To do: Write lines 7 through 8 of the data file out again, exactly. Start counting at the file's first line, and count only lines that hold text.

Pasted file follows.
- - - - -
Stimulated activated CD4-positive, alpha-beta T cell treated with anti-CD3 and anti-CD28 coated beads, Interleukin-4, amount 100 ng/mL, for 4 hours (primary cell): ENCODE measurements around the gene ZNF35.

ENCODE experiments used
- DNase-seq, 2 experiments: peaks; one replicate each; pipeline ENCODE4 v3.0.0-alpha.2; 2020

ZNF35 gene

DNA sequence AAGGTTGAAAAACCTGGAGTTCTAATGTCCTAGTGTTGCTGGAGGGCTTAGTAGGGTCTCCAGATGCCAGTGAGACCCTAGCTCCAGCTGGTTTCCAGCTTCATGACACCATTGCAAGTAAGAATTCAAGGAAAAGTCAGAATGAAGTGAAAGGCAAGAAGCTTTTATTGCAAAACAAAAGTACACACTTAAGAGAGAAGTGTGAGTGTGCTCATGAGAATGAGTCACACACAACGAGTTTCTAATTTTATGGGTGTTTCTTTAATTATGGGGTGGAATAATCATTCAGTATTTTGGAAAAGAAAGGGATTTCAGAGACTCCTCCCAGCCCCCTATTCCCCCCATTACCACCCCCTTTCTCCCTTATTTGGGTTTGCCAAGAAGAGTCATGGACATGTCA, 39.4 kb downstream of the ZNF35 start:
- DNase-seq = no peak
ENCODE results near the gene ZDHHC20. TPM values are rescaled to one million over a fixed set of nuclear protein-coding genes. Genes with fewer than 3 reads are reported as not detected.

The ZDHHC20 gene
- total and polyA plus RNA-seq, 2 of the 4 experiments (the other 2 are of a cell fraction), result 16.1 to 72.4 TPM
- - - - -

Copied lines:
ENCODE results near the gene ZDHHC20. TPM values are rescaled to one million over a fixed set of nuclear protein-coding genes. Genes with fewer than 3 reads are reported as not detected.

The ZDHHC20 gene